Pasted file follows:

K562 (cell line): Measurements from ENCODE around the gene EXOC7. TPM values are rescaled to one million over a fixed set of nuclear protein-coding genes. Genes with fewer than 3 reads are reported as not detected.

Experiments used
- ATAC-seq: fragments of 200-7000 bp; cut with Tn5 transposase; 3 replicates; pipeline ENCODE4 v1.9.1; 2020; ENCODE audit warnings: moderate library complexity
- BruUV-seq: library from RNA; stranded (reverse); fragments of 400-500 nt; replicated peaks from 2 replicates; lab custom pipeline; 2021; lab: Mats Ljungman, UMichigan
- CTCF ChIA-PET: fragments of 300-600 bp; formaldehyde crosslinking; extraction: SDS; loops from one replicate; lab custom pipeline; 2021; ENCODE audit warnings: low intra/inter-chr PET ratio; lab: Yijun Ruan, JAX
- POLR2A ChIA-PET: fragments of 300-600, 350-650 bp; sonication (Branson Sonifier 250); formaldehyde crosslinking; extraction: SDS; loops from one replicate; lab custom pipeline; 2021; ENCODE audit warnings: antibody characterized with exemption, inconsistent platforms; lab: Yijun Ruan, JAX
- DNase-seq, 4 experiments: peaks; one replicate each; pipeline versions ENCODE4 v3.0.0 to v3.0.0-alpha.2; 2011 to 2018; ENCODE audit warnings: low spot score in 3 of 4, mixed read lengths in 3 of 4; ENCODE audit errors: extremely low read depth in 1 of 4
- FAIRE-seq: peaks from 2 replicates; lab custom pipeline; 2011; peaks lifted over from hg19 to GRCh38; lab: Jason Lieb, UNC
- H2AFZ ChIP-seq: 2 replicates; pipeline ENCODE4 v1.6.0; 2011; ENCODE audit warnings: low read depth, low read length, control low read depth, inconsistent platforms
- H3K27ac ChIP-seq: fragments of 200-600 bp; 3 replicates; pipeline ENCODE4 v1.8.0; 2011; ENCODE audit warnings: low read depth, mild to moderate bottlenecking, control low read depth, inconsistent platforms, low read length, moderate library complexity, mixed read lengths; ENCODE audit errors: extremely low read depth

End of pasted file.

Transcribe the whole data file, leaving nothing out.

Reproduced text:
K562 (cell line): Measurements from ENCODE around the gene EXOC7. TPM values are rescaled to one million over a fixed set of nuclear protein-coding genes. Genes with fewer than 3 reads are reported as not detected.

Experiments used
- ATAC-seq: fragments of 200-7000 bp; cut with Tn5 transposase; 3 replicates; pipeline ENCODE4 v1.9.1; 2020; ENCODE audit warnings: moderate library complexity
- BruUV-seq: library from RNA; stranded (reverse); fragments of 400-500 nt; replicated peaks from 2 replicates; lab custom pipeline; 2021; lab: Mats Ljungman, UMichigan
- CTCF ChIA-PET: fragments of 300-600 bp; formaldehyde crosslinking; extraction: SDS; loops from one replicate; lab custom pipeline; 2021; ENCODE audit warnings: low intra/inter-chr PET ratio; lab: Yijun Ruan, JAX
- POLR2A ChIA-PET: fragments of 300-600, 350-650 bp; sonication (Branson Sonifier 250); formaldehyde crosslinking; extraction: SDS; loops from one replicate; lab custom pipeline; 2021; ENCODE audit warnings: antibody characterized with exemption, inconsistent platforms; lab: Yijun Ruan, JAX
- DNase-seq, 4 experiments: peaks; one replicate each; pipeline versions ENCODE4 v3.0.0 to v3.0.0-alpha.2; 2011 to 2018; ENCODE audit warnings: low spot score in 3 of 4, mixed read lengths in 3 of 4; ENCODE audit errors: extremely low read depth in 1 of 4
- FAIRE-seq: peaks from 2 replicates; lab custom pipeline; 2011; peaks lifted over from hg19 to GRCh38; lab: Jason Lieb, UNC
- H2AFZ ChIP-seq: 2 replicates; pipeline ENCODE4 v1.6.0; 2011; ENCODE audit warnings: low read depth, low read length, control low read depth, inconsistent platforms
- H3K27ac ChIP-seq: fragments of 200-600 bp; 3 replicates; pipeline ENCODE4 v1.8.0; 2011; ENCODE audit warnings: low read depth, mild to moderate bottlenecking, control low read depth, inconsistent platforms, low read length, moderate library complexity, mixed read lengths; ENCODE audit errors: extremely low read depth